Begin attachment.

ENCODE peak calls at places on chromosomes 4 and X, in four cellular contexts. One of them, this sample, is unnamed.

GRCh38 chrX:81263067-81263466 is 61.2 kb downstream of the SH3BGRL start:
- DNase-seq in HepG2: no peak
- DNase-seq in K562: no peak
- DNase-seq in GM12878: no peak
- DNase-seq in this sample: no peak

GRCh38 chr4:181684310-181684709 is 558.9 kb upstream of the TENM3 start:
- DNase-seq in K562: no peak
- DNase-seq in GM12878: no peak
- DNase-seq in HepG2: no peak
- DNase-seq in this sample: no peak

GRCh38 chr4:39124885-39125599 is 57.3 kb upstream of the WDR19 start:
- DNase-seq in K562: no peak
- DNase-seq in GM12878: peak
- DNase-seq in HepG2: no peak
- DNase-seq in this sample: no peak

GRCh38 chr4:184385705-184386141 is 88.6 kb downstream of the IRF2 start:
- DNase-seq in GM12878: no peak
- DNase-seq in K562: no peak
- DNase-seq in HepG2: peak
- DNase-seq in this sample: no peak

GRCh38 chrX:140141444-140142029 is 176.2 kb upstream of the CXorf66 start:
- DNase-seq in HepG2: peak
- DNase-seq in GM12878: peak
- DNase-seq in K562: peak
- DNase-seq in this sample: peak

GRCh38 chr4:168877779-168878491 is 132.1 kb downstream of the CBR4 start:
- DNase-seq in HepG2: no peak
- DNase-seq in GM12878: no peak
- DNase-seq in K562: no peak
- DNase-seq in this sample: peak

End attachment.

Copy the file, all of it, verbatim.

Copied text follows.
ENCODE peak calls at places on chromosomes 4 and X, in four cellular contexts. One of them, this sample, is unnamed.

GRCh38 chrX:81263067-81263466 is 61.2 kb downstream of the SH3BGRL start:
- DNase-seq in HepG2: no peak
- DNase-seq in K562: no peak
- DNase-seq in GM12878: no peak
- DNase-seq in this sample: no peak

GRCh38 chr4:181684310-181684709 is 558.9 kb upstream of the TENM3 start:
- DNase-seq in K562: no peak
- DNase-seq in GM12878: no peak
- DNase-seq in HepG2: no peak
- DNase-seq in this sample: no peak

GRCh38 chr4:39124885-39125599 is 57.3 kb upstream of the WDR19 start:
- DNase-seq in K562: no peak
- DNase-seq in GM12878: peak
- DNase-seq in HepG2: no peak
- DNase-seq in this sample: no peak

GRCh38 chr4:184385705-184386141 is 88.6 kb downstream of the IRF2 start:
- DNase-seq in GM12878: no peak
- DNase-seq in K562: no peak
- DNase-seq in HepG2: peak
- DNase-seq in this sample: no peak

GRCh38 chrX:140141444-140142029 is 176.2 kb upstream of the CXorf66 start:
- DNase-seq in HepG2: peak
- DNase-seq in GM12878: peak
- DNase-seq in K562: peak
- DNase-seq in this sample: peak

GRCh38 chr4:168877779-168878491 is 132.1 kb downstream of the CBR4 start:
- DNase-seq in HepG2: no peak
- DNase-seq in GM12878: no peak
- DNase-seq in K562: no peak
- DNase-seq in this sample: peak